Second, redundancy might result in a substantial number of genetic interactions with and among uncharacterized genes. Genetic redundancy with >100 genes has been measured systematically across all strains in the deletion collection (Tong et al. 2004). In the BioGrid database (Stark et al. 2006), only 197 (or 18%) of uncharacterized genes have at least one genetic interaction, in comparison to 3275 (or 72%) of verified ORFs. This is far from conclusive evidence, as only a small proportion of the full genetic interaction network has been mapped (even under a single growth condition) and relatively few uncharacterized genes have been crossed to all other deletions. In general, it is more difficult to understand the mechanistic basis of genetic interactions than it is for physical interactions, and there is still some debate regarding expectation and scoring of double-mutant crosses. Nonetheless, this result does raise the possibility that at least some of the uncharacterized genes exist solely as genetic buffers, but also suggests that high genetic redundancy does not distinguish them from characterized genes.
If the uncharacterized genes are important only under specific conditions—particular situations that are not normally tested in the laboratory—then we would expect mutation of these genes to have little or no phenotype in general, although they may be constitutively expressed. Results obtained to date do roughly match this expectation. Another expectation of genes required to survive specific situations in nature is that their sequence features may be indicative of activities related to interaction with the environment. Many of them do contain sequence features indicating that they are biosynthetic enzymes (147) or transporters/permeases (40), consistent with a role in dealing with biochemistry in the wild. Consistent with this notion, the uncharacterized gene set contains an extremely significant number of genes (177 of 405) that have a homolog in one or more other fungi, but not in any other organisms (Nishida 2006). The set of 228 characterized genes with exclusively fungal homologs is enriched for yeast-specific functions, including genes involved in cell-wall organization and biogenesis, mating, and cell–cell adhesion (Robinson et al. 2002).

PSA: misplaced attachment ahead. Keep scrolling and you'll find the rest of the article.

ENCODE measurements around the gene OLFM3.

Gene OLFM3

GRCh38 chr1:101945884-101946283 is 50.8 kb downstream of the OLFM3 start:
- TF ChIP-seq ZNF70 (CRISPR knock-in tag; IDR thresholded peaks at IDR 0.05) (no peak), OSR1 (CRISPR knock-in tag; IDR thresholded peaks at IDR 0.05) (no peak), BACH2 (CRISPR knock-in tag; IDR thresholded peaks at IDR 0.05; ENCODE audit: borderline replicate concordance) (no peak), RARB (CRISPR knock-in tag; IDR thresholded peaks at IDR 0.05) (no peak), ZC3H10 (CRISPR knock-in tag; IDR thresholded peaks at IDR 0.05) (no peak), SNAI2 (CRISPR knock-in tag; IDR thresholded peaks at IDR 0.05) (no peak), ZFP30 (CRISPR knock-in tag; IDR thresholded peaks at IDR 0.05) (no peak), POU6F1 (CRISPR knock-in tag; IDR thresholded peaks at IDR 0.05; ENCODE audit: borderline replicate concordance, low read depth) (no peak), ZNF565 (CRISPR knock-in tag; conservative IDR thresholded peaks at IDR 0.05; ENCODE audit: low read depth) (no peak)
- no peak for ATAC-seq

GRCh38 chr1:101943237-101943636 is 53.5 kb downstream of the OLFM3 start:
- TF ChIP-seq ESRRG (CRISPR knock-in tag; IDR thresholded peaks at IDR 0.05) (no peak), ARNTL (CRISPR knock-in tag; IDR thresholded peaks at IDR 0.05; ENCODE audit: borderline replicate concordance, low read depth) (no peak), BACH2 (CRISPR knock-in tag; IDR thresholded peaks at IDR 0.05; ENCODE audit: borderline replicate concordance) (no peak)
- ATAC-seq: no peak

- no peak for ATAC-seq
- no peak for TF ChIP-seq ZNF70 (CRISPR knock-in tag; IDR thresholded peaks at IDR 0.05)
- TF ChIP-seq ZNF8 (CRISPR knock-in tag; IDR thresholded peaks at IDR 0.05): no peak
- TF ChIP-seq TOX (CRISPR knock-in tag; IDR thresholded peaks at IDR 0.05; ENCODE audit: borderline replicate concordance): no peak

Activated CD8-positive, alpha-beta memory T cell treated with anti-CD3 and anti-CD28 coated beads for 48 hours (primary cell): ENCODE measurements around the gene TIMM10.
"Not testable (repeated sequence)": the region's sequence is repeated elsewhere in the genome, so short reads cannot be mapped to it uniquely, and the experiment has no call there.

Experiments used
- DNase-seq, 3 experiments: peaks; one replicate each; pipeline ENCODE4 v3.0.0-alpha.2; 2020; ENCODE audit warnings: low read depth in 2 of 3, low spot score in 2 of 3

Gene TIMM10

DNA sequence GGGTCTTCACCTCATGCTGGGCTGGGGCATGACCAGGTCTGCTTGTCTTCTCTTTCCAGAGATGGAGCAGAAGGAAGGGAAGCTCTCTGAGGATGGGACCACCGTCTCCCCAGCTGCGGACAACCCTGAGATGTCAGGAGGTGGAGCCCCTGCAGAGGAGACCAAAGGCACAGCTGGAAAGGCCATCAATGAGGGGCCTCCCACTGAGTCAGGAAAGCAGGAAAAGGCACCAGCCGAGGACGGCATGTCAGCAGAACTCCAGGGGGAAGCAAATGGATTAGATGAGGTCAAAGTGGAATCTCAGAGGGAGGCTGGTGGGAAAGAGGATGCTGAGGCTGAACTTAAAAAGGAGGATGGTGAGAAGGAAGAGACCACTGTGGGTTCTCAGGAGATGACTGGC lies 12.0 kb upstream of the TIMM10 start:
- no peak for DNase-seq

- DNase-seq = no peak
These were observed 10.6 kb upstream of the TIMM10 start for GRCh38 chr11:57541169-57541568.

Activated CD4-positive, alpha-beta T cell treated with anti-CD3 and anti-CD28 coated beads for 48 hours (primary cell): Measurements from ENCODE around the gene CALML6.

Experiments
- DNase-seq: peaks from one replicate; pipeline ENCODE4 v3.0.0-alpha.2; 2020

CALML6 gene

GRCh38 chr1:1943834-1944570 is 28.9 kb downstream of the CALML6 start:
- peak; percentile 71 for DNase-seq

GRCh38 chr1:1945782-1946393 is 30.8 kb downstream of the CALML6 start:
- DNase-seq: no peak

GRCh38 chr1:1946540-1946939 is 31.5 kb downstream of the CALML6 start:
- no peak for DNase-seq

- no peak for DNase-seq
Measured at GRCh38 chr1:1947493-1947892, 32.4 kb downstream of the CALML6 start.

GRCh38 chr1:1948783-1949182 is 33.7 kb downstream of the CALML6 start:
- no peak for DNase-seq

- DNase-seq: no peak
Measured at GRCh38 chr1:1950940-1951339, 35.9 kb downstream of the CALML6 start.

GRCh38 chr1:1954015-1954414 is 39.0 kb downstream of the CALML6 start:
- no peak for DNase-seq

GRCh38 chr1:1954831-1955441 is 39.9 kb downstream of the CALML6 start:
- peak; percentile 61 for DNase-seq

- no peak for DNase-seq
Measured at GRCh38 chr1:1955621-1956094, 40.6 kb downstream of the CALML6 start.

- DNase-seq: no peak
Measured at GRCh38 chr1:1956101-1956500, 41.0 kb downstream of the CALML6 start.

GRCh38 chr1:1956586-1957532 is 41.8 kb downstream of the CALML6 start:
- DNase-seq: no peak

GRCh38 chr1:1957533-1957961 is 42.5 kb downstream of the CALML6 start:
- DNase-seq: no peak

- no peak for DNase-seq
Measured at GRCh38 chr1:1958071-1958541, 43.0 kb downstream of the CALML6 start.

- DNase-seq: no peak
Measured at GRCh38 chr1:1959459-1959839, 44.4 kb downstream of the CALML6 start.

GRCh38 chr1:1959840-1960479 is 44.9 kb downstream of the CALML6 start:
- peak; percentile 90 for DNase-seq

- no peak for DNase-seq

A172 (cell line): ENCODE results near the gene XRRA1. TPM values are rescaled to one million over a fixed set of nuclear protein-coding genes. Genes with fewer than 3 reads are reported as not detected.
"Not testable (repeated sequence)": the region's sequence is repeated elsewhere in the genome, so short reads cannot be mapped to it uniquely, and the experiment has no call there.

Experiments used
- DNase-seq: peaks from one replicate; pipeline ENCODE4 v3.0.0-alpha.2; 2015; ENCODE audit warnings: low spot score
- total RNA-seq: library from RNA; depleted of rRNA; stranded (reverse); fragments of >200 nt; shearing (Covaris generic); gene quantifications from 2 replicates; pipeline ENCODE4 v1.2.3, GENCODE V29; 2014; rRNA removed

HOW WILL WE COMPLETE THE ENCYCLOPEDIA OF THE CELL?
To summarize the evidence, a variety of factors are likely to contribute to the relatively large number of as-yet-uncharacterized yeast genes, including genetic redundancy, lack of strong growth phenotype, and the possibility that not all of them are real genes. In addition, many of the remaining genes may be involved in environmental and metabolic responses or growth modes not normally queried in the laboratory. Thus, despite the success of high-throughput methods in many instances, characterization of these remaining refractory genes may require a different tack.
Certainly there is no shortage of researchers and enthusiasm. On the basis of first-author names on articles cataloged at SGD, there were at least 9447 yeast researchers active between 2003 and 2007. Yeast molecular biologists typically jump at the chance to describe a new gene function, especially if it involves a topic of current interest; for example, RTT109, although previously known to influence Ty transposition (Scholes et al. 2001), was simultaneously described as encoding a histone H3-K56 acetyltransferase by at least five different groups in late 2006 and early 2007 (Schneider et al. 2006; Collins et al. 2007; Driscoll et al. 2007; Han et al. 2007; Tsubota et al. 2007).